Devoted to diagnostic and interventional spine imaging and therapeutics

Library

High-Resolution Diffusion Weighted Imaging (DWI) of Metastatic Myeloma to the Spine with Readout-Segmentation of Long Variable Echo-Trains Echo Planar Imaging (RESOLVE 2014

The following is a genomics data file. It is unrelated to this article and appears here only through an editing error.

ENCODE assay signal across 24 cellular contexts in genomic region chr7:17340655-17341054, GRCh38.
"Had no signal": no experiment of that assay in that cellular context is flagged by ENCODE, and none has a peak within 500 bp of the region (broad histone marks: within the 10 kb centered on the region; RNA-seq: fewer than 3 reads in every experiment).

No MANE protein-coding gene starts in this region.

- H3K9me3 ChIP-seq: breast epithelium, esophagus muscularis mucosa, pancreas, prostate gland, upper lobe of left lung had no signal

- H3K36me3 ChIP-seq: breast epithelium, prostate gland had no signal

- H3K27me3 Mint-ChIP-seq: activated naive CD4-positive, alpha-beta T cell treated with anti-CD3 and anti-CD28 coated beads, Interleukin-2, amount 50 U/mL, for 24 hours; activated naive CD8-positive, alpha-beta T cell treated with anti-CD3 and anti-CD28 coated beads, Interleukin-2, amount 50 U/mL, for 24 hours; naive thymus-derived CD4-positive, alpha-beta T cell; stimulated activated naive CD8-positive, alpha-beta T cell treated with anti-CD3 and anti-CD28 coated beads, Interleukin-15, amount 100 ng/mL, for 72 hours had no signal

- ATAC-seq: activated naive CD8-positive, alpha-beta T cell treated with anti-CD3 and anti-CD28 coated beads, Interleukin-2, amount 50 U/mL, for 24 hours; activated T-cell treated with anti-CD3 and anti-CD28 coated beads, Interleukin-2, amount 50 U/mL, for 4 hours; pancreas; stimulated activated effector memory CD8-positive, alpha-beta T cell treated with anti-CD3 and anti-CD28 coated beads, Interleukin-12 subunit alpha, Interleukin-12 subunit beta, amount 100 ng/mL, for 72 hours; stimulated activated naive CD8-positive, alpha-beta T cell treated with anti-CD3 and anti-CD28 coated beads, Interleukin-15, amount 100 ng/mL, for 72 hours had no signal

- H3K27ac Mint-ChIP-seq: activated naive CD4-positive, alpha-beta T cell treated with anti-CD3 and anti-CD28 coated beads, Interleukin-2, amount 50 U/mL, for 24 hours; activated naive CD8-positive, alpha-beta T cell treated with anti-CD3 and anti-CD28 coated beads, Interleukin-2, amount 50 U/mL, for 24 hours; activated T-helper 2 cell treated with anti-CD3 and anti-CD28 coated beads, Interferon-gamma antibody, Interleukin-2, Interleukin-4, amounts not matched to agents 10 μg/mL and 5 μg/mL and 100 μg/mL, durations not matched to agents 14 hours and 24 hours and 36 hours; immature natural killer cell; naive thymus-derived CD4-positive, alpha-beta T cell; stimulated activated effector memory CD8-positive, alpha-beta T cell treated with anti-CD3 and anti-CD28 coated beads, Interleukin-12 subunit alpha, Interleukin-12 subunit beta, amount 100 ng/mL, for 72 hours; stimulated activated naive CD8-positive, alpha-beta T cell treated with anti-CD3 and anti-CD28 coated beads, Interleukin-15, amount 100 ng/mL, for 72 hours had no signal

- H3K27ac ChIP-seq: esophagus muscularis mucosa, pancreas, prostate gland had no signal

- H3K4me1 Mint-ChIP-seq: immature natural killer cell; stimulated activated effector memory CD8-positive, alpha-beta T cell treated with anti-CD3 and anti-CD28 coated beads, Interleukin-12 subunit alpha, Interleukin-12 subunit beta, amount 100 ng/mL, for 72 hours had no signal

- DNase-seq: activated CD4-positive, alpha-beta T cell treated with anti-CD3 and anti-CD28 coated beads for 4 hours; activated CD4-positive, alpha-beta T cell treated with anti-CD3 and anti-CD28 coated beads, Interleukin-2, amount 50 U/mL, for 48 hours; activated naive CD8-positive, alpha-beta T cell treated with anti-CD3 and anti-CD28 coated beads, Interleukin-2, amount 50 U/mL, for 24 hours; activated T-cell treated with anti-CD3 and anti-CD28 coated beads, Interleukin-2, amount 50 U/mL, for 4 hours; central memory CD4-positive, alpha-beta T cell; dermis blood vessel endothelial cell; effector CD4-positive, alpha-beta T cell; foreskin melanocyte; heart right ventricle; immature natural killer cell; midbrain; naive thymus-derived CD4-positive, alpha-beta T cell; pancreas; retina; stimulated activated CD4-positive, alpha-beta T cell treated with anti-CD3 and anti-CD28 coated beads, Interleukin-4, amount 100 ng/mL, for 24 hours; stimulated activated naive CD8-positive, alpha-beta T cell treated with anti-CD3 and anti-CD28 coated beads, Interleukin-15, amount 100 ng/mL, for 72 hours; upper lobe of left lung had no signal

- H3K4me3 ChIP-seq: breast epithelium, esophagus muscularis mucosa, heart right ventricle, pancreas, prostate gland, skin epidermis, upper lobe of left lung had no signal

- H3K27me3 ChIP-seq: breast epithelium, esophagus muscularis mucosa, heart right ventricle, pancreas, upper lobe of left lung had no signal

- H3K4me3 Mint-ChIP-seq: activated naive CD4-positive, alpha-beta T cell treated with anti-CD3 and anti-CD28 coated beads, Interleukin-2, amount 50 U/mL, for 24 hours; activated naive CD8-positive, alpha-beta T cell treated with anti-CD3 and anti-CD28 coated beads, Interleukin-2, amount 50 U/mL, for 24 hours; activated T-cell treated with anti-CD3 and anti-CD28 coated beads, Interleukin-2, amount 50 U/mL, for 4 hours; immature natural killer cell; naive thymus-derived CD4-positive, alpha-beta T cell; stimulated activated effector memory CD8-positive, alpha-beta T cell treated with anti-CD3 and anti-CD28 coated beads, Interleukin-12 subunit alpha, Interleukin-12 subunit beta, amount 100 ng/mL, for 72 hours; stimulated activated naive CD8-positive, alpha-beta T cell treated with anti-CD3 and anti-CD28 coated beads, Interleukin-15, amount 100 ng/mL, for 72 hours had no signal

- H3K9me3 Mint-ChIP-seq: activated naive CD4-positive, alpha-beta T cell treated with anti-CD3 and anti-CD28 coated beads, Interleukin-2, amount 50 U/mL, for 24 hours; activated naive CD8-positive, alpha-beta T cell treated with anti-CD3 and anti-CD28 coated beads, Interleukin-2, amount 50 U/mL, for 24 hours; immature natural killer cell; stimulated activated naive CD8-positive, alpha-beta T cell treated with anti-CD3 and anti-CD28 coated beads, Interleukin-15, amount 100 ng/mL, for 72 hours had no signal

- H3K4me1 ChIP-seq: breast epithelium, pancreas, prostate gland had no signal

Category General Spine Vivek Joshi, MD Puneet Pawha, MD Lawrence Tanenbaum, MD Purpose DWI is prone to numerous imaging restraints, including susceptibility artifacts, accumulation of phase errors, T2* blurring due to long data sampling intervals and long echo time -- issues especially problematic in the spine. These challenges can be addressed by reduction in the sampling time through reduced echo spacing. In readout-segmented echo planar imaging (EPI), k-space is filled with a series of concentrated segments in the readout direction, which leads to shorter readout gradient pulses and shorter EPI readout. Shorter readout times result in lowering susceptibility artifacts and distortion. In DWI readout-segmented EPI the segments are well suited to the application of 2D non-linear phase correction. Further, with modifications in the sequence for supporting parallel imaging, the readout time can be further shortened along with the lowering of the level of susceptibility artifact. Our goal was to compare a newly commercially available technique -- RESOLVE (readout-segmentation of long variable echo-trains (Siemens. Erlangen, Germany) --to existing techniques in evaluating myelomatous involvement in the spine. Materials & Methods A retrospective analysis of the quality and efficacy of RESOLVE MRI exams was performed in 7 patients with known multiple myeloma suspected to have spinal involvement. A total of 94 lesions were evaluated on both conventional (T2, FLAIR, STIR, and contrast enhanced T1 if available) and RESOLVE sequences. Each lesion was ranked from 1 to 4 (1- No lesion visible; 2- Possible lesion; 3- Probable lesion; 4- Definite lesion ;) Results RESOLVE DWI of the spine showed improved conspicuity of myelomatous lesions (RESOLVE = 3.6 vs. Conventional = 3.32 ; p = .01). 5 lesions (5%) were only seen on RESOLVE and 6 (6%) lesions were only seen on conventional sequences of the 94 lesions identified. Conclusion RESOLVE imaging presents an advance in obtaining less distorted, higher-resolution images in reasonable scan times. When used in conjunction with conventional techniques, both lesion conspicuity and confidence of lesion detection is improved. This now clinically available imaging technique should improve the acceptance of spine DWI and lead to its wider use in practice References 1. Hara K, Watanabe H, Ito M, Tsuboi T, Watanabe H,. Potential of a new MRI for visualizing cerebellar involvement in progressive supranuclear palsy. Parkinsonism Relat Disord. 2013 Oct 16. pii: S1353-8020(13)00362-3.